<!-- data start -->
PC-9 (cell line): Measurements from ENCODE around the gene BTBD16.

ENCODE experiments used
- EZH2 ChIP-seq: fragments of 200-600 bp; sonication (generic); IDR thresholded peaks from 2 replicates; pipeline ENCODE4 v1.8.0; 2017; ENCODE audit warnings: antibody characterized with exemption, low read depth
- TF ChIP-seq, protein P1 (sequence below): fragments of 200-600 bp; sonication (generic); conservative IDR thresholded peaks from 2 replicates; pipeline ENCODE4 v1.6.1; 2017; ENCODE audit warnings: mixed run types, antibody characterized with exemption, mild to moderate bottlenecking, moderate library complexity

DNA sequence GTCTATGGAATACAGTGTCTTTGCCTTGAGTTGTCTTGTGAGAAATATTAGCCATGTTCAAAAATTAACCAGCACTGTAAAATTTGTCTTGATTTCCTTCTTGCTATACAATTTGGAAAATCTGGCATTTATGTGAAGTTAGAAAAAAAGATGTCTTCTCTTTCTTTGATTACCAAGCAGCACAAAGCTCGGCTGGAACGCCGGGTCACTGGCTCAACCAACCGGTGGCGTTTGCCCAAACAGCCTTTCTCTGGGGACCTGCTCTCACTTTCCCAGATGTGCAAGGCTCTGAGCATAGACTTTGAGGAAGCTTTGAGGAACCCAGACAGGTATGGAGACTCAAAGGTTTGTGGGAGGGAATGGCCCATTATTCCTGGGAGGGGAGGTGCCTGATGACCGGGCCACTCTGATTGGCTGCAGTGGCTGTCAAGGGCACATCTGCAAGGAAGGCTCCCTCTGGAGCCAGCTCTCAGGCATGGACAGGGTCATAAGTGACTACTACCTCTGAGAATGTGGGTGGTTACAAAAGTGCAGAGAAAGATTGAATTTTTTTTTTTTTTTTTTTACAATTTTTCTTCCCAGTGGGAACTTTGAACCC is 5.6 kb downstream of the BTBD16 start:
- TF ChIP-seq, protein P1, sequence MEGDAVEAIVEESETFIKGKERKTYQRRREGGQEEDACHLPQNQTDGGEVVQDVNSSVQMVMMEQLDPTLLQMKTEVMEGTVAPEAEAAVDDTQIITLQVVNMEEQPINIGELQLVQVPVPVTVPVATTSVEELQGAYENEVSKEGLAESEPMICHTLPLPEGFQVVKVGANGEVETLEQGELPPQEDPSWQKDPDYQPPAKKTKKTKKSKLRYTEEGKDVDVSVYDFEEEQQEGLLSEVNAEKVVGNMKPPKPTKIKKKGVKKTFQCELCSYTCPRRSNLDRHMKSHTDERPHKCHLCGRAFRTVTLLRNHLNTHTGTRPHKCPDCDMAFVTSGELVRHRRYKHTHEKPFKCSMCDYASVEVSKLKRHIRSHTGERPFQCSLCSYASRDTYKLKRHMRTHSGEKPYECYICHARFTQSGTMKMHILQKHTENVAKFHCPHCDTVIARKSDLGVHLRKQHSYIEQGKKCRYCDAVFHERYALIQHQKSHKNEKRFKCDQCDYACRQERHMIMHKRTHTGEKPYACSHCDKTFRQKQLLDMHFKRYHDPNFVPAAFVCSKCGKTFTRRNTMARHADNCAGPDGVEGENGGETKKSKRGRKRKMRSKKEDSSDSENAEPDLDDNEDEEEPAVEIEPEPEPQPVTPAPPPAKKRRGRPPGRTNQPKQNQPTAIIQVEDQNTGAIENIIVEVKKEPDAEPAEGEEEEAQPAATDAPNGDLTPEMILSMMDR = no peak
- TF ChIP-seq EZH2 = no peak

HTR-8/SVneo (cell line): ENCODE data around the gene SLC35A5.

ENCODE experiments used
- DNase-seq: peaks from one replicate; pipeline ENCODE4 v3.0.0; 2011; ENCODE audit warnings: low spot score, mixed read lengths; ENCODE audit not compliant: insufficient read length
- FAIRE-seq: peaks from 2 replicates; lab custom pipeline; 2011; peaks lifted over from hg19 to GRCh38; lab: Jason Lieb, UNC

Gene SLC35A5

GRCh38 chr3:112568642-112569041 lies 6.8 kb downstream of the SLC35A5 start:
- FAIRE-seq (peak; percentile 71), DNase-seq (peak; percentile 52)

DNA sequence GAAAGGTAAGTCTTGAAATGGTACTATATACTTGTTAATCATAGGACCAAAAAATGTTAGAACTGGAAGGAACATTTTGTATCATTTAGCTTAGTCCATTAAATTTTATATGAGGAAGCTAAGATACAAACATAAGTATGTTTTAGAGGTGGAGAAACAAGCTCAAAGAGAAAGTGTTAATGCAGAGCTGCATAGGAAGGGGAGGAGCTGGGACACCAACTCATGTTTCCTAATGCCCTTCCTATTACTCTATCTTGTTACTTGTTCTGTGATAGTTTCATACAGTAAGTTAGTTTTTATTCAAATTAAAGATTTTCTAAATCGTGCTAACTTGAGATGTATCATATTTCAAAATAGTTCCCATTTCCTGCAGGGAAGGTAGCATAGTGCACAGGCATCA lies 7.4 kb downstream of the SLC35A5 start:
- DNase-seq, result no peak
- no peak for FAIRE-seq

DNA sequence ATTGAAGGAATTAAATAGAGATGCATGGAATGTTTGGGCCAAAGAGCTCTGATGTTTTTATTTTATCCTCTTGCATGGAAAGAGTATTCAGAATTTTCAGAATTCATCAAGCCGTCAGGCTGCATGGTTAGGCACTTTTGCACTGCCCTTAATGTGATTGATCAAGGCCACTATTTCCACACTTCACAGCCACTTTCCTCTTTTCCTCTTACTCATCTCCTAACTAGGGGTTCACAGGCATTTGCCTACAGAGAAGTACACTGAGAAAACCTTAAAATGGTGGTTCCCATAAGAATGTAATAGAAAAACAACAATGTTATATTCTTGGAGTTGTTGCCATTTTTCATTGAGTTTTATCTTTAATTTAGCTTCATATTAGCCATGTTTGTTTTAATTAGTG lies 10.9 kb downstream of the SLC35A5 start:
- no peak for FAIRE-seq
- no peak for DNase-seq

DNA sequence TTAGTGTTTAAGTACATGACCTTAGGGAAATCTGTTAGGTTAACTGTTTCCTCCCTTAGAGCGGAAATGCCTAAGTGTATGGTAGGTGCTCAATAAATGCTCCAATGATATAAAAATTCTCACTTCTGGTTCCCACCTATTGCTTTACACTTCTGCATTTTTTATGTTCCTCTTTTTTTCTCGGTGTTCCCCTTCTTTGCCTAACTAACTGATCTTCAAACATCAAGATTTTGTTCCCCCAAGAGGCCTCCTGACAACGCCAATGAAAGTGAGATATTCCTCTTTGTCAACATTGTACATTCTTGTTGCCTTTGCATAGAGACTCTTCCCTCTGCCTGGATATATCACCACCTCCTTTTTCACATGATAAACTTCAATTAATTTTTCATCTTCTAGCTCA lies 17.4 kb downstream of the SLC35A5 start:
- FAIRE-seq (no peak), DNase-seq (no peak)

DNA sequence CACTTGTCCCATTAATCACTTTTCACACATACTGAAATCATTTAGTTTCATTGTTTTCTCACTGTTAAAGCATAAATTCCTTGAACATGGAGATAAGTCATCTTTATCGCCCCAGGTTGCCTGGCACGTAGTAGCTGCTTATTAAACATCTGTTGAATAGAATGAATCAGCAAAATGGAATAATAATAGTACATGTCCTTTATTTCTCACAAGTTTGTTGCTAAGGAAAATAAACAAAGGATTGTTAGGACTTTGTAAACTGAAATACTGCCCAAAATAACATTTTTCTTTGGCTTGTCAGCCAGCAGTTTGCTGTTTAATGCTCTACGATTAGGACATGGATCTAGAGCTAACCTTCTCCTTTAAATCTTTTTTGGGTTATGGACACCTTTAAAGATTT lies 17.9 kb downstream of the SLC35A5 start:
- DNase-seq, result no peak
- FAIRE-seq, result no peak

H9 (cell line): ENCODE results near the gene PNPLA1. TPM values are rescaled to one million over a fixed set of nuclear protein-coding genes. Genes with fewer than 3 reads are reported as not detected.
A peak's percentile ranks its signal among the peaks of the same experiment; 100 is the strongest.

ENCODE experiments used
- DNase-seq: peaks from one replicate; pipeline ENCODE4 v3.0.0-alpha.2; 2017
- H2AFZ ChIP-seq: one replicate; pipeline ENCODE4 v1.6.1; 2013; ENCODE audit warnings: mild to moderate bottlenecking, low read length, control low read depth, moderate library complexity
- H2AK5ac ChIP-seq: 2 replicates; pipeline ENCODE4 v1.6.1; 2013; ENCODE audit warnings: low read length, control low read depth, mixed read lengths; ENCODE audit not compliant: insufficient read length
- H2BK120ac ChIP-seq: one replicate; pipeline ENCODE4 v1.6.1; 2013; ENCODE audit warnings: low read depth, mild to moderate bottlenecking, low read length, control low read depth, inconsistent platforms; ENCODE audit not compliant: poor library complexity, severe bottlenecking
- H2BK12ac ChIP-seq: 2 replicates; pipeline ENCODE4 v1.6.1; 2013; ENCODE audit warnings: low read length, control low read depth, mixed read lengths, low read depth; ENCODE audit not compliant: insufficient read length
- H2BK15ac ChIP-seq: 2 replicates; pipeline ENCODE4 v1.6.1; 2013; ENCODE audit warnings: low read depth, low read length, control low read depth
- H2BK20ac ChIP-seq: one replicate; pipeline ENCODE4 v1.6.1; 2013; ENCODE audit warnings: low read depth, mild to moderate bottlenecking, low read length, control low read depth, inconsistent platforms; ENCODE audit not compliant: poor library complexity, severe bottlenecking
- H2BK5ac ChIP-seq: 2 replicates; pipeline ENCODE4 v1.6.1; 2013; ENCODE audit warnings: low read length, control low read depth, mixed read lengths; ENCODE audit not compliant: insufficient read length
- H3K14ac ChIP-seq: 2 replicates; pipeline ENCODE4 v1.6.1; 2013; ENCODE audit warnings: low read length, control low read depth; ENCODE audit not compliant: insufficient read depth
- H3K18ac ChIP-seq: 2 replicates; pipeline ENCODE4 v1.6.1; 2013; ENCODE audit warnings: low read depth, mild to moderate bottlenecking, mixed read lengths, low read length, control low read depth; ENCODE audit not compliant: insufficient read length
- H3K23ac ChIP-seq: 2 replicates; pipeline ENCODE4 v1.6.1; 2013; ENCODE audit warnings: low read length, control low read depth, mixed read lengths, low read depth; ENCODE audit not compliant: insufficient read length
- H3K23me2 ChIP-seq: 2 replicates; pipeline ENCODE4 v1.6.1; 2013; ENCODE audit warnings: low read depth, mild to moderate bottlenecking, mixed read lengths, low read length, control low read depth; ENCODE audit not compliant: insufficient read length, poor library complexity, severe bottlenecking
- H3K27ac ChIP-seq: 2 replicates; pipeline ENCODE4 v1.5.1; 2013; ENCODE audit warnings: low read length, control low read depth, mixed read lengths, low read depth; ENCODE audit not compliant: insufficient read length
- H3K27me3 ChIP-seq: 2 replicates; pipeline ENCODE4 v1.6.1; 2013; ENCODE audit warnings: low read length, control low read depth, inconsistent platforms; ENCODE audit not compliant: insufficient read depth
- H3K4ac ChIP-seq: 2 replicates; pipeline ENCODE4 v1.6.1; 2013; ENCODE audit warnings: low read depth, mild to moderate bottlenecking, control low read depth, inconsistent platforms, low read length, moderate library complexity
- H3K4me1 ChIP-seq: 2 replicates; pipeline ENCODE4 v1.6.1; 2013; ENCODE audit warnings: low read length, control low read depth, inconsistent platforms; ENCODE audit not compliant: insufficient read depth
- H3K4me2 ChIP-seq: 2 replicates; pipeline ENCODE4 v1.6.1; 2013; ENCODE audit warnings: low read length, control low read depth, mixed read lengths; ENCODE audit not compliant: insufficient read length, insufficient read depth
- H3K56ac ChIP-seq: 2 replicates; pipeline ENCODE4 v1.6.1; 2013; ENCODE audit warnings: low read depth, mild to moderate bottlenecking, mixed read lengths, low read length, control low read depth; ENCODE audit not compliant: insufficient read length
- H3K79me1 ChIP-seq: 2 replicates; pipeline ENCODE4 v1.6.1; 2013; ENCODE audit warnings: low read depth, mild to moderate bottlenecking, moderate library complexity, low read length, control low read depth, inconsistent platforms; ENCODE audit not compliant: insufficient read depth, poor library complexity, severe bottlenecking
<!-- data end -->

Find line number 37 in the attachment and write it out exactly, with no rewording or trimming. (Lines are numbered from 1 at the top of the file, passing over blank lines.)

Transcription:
- H3K14ac ChIP-seq: 2 replicates; pipeline ENCODE4 v1.6.1; 2013; ENCODE audit warnings: low read length, control low read depth; ENCODE audit not compliant: insufficient read depth